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October 16, 2018

Historical Aspects of Race and Medicine: The Case of J. Marion Sims

Author Affiliations
  • 1Department of History, Princeton University, Princeton, New Jersey
JAMA. 2018;320(15):1529-1530. doi:10.1001/jama.2018.11944

In April 2018, after years of controversy, New York City removed a statue of Dr J. Marion Sims from Central Park across from the New York Academy of Medicine. For decades, Sims had been a polarizing figure. He was praised as a “father of modern gynecology” for his pathbreaking surgical treatment of vesico-vaginal fistula, but vilified because he developed the technique by experimenting on enslaved women in Alabama in the 1840s.

The Sims debate echoed other national controversies about monuments celebrating Confederate-era individuals; specifically, whether such statues celebrated true heroes or abhorrent values, and whether removing them disrespected the past or honored the present. The Sims controversy also cast a harsh light on medicine and its notable figures and provided an opportunity to consider how medicine deals with questions of race, disease, and difference.

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    1 Comment for this article
    Medical Research involving atrocious methodology
    John Leung, M.B.,B.S., F.R.C.S.Ed. | Visiting Physician and Consultant Cardiothoracic Surgeon, St. Paul's Hospital, Hong Kong
    I understand the objection towards using slaves to work out a method of repair of vesico-vaginal fistula. But at least it was carried out with the intention of benefiting mankind with a new surgical technique. I would like to draw the readers' attention to a little mentioned atrocious medical experiment carried out on Chinese civilians enslaved by the Imperial Japanese Army in Manchuria during the 1930s and early 1940s.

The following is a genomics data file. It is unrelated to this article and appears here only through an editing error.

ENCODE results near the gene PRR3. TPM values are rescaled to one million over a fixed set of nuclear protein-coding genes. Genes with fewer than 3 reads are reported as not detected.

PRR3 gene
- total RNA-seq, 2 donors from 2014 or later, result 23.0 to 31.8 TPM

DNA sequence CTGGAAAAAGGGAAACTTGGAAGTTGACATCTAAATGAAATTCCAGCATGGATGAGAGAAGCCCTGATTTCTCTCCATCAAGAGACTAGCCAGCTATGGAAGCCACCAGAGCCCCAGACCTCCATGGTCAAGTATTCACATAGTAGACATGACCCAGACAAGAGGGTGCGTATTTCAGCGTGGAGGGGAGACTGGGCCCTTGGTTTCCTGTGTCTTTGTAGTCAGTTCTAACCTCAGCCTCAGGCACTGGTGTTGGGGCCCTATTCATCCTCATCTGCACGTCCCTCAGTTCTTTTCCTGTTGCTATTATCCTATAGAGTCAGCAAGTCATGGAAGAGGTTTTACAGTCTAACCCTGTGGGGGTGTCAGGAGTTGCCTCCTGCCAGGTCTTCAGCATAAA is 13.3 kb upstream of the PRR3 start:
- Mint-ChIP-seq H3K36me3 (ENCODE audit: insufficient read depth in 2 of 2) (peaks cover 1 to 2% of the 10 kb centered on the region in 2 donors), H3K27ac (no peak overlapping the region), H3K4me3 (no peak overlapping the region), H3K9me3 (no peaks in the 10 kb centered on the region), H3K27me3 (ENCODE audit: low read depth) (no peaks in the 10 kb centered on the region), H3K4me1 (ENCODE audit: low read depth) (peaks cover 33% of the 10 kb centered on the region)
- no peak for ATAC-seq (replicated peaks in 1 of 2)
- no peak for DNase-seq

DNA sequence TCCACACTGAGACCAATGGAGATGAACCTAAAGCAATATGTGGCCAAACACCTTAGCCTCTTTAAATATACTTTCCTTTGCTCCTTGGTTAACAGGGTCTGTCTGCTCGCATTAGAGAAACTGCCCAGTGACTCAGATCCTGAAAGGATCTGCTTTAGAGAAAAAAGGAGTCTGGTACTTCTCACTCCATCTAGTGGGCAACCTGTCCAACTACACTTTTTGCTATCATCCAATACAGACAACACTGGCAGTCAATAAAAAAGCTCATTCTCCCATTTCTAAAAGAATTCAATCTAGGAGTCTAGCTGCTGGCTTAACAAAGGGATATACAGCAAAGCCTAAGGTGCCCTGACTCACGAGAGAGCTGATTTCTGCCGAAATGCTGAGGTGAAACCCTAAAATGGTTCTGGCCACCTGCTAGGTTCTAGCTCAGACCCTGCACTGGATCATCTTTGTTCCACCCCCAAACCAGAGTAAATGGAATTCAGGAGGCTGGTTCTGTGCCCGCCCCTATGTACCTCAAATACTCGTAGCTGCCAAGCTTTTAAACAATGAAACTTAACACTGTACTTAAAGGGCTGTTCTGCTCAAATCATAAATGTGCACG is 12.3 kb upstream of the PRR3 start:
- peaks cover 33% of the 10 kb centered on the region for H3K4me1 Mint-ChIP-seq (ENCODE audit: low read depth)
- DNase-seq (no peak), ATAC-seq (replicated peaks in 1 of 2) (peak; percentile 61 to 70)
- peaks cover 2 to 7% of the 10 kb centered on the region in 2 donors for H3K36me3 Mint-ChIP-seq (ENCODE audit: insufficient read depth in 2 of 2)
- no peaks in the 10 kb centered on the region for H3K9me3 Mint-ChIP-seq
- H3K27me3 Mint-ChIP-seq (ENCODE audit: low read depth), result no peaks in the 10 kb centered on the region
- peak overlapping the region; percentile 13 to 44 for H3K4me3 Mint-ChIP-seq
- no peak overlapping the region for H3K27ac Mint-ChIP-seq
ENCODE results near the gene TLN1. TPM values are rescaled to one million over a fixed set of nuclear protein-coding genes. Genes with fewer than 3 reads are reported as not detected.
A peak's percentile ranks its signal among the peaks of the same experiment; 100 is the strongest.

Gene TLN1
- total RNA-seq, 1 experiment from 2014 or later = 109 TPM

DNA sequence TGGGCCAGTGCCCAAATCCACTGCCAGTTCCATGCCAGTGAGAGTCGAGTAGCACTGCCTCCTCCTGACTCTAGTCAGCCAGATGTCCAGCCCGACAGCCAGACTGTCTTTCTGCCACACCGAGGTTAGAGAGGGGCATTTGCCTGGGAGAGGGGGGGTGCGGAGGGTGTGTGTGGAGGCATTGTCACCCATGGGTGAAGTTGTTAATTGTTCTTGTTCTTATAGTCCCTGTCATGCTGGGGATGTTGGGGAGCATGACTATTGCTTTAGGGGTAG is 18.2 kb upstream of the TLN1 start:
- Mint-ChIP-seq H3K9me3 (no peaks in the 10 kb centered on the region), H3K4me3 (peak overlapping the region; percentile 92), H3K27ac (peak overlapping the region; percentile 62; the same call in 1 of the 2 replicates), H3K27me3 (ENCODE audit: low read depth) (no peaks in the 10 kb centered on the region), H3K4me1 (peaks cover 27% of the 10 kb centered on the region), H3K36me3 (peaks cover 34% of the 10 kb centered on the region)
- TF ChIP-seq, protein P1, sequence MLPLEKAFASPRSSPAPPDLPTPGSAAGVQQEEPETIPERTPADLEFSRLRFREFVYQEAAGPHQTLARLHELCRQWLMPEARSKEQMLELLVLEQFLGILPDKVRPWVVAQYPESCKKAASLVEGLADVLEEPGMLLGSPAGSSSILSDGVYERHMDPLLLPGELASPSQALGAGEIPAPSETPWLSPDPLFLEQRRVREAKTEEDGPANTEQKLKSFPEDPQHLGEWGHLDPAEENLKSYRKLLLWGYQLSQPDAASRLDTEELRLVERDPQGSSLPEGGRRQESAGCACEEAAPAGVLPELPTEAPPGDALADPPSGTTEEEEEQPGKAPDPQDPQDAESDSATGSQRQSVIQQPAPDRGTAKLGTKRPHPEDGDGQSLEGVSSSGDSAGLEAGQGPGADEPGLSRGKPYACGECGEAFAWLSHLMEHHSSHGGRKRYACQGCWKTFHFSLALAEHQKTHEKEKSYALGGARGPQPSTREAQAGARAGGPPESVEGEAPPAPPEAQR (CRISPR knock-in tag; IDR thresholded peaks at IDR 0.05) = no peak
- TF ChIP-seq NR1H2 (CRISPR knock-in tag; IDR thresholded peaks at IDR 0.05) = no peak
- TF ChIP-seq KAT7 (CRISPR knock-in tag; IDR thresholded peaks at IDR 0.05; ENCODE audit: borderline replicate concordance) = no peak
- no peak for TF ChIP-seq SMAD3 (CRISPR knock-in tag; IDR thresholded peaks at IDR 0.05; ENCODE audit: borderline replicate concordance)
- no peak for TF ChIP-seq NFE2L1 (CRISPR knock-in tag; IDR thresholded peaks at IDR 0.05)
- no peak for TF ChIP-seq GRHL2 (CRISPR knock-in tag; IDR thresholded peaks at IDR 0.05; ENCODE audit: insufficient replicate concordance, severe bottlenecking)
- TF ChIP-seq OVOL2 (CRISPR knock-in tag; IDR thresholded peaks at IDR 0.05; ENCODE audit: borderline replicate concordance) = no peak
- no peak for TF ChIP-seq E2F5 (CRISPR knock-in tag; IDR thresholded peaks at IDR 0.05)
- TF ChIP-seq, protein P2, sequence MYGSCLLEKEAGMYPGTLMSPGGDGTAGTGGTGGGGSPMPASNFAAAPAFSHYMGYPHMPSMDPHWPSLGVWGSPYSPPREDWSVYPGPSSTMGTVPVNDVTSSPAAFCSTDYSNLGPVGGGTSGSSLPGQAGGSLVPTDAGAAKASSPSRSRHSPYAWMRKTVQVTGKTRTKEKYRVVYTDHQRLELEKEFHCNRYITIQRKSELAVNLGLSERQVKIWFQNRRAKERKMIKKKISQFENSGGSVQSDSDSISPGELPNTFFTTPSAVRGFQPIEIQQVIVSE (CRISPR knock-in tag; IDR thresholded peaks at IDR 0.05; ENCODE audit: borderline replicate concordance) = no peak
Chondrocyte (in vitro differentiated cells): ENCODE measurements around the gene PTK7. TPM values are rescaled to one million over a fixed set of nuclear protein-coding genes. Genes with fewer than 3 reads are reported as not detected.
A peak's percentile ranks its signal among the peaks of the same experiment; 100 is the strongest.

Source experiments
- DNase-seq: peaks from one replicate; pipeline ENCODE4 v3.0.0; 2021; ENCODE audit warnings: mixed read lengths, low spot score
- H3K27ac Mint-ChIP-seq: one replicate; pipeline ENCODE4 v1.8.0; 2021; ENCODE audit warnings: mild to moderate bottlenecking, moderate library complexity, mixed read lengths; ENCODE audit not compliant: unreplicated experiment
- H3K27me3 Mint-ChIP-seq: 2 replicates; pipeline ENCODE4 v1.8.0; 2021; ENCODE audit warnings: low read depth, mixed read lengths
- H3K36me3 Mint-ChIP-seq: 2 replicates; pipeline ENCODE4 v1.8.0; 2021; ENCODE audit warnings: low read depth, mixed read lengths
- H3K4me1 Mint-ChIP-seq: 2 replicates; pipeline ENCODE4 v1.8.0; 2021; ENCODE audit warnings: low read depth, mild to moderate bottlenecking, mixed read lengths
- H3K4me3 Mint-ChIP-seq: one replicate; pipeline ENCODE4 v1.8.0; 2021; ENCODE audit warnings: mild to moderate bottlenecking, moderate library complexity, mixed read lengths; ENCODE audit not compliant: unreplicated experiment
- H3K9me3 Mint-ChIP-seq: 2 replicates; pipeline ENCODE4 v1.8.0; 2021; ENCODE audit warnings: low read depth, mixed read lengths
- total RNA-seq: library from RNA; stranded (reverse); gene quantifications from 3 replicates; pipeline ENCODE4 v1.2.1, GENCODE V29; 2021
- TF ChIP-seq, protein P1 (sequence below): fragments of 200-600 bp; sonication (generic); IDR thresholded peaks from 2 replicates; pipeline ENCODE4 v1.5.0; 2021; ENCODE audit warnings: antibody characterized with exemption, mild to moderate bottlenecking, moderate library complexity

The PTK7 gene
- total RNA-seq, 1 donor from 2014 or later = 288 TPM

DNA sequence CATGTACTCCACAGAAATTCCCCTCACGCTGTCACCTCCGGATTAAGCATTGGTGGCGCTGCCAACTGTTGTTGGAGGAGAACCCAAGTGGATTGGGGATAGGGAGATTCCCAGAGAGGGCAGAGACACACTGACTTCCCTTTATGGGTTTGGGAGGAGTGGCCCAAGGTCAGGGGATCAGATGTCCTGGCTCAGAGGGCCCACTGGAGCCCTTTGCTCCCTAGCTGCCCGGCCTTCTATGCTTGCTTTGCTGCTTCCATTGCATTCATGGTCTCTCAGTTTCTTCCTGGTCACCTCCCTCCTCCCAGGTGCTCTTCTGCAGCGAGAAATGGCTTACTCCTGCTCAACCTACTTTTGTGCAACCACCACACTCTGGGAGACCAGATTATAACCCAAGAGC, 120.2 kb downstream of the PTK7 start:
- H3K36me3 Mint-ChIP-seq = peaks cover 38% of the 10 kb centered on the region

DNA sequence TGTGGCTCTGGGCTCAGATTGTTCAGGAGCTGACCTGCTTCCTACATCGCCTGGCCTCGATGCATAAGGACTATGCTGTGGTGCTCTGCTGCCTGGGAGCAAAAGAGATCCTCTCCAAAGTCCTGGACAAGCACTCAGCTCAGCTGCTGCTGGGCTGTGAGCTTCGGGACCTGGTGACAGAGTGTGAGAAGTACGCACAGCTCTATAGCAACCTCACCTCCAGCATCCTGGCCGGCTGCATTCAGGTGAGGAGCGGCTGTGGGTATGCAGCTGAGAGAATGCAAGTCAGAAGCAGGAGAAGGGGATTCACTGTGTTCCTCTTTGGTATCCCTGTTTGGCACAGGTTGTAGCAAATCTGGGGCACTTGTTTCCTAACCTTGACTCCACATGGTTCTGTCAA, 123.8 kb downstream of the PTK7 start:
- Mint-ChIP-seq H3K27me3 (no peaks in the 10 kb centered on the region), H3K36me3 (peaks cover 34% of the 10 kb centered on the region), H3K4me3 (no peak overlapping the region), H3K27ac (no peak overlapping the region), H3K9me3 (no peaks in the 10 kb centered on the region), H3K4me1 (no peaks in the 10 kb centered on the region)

Step 1, Chinese humans were labeled as "Chinese pigs" so that the Japanese could establish a sort of racism and considered them as subhuman and suitable experimental subjects.
    Step 2,
    these Chinese people being sub-humanized were tested with chemical toxic agents and, worse still, lethal bacteria, in order to advance chemical and biological warfare by the Japanese War machine.
    This was not exactly part of the War. Manchuria was already conquered by Japan and made a dependent kingdom of Japan at that time. The Manchuria Chinese were already made second class citizens of Japan. But their status was far worse than the slaves of the Southern States of U.S.A. And the "medical experiments" by the Japanese were designed to further their atrocious conquest rather than helping mankind.
    And those people who master-minded those inhuman medical experiments are still enshrined in a big Shinto Temple in Tokyo!